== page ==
This a great proposal: well-researched and explained, it tackles the tricky subject of balancing security and access to native APIs.
Far too many ideas around installable websites focus on imitating native behaviour in a cargo-cult kind of way, whereas this acknowledges addressability (with URLs) as a killer feature of the web …a beautiful baby that we definitely don’t want to throw out with the bathwater.
An excellent point from Jonathan: both native apps and web apps require an internet connection …and both native apps and web apps can be made to work without an internet connection.
This might sound obvious, but the myth that “only native apps can work without an internet connection” is surprisingly widespread.
A real-world anecdote from Jonathan illustrates some of the misconceptions around using HTML instead of going native. A lot of people don’t realise that web apps can store data offline.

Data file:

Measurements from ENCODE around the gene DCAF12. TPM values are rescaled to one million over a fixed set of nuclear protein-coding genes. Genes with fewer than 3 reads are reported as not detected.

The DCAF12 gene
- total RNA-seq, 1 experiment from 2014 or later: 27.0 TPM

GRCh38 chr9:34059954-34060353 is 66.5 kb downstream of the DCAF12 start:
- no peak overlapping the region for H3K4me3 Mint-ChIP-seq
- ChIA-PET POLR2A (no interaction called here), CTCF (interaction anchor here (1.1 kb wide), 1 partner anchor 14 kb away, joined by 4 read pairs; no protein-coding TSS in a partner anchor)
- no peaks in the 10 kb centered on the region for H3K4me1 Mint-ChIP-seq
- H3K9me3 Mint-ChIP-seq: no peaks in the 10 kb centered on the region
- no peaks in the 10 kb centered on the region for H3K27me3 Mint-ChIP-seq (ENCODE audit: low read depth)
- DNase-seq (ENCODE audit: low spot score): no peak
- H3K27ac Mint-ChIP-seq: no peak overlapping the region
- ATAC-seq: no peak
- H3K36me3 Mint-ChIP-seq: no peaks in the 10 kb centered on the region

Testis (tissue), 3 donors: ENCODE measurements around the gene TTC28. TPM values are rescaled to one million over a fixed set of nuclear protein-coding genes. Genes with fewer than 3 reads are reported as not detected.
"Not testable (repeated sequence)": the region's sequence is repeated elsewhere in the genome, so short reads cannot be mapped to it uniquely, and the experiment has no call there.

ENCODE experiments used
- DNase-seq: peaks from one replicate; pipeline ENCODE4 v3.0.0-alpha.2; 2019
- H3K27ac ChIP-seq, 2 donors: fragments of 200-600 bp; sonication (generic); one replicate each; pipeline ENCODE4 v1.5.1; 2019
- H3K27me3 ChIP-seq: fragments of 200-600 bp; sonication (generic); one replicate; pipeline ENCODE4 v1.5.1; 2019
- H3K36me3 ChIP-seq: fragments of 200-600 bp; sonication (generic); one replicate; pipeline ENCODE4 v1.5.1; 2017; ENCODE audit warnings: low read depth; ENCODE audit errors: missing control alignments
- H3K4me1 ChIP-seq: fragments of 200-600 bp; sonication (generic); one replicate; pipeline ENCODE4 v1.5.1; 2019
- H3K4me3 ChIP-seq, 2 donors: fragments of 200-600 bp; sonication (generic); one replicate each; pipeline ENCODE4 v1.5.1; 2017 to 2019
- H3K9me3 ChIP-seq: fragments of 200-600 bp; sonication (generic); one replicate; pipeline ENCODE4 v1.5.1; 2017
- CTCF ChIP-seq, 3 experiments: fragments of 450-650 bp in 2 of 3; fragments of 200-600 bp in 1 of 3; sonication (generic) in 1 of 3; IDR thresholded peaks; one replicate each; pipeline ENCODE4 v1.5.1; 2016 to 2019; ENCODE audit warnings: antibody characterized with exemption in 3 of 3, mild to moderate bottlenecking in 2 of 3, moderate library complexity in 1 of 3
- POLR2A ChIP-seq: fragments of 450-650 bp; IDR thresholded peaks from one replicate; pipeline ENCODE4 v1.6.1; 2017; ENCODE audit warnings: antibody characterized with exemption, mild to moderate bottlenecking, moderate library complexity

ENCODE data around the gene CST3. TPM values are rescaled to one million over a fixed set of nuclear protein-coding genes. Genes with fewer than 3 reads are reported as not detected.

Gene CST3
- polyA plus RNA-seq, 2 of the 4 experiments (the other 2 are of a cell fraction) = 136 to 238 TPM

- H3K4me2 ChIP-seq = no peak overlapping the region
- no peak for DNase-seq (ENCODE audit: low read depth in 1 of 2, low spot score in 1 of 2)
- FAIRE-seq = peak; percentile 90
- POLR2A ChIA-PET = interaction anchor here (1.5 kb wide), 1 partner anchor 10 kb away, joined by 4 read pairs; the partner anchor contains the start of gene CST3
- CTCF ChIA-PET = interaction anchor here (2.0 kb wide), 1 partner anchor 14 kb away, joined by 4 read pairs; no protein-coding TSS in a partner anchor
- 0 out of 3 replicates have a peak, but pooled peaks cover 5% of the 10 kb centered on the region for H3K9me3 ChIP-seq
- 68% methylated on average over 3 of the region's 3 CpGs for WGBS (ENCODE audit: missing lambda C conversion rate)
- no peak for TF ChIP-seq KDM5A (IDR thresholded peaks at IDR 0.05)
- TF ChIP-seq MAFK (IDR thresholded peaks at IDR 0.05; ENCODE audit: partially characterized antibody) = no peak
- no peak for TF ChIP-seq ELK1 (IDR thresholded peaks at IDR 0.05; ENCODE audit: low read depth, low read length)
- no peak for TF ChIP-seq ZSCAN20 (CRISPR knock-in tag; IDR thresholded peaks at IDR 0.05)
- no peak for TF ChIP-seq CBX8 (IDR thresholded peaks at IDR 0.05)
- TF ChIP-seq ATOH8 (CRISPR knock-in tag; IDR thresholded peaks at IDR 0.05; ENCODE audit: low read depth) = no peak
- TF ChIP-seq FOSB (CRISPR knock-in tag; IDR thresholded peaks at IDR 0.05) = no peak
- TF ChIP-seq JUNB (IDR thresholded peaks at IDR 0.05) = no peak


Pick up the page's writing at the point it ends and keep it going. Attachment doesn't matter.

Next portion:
A quick overview and explanation of web intents.
A beautifully readable subset of the HTML spec, with an emphasis on writing web apps (and with information intended for browser makers has been removed). Very handy indeed!
Here's a little piece of web history: the proposal that was presented and rejected at the 2004 W3C workshop that led to the formation of the WHATWG.
Looks like Apple are trying to redefine the term "web app" to mean sites created for the iPhone. The revisionism is completely barefaced.
I used to think that Mike Arrington was a dick. Now I know he is.
The Future of Web Apps gets a write-up on the BBC site.
Danah Boyd's talk at ETech 2006.
The W3C proves that it can move with the times: "The mission of the W3C Web API Working Group is to develop specifications that enable improved client-side application development on the Web." This is very good news indeed.
CNET's News.com explains why web services are so cool.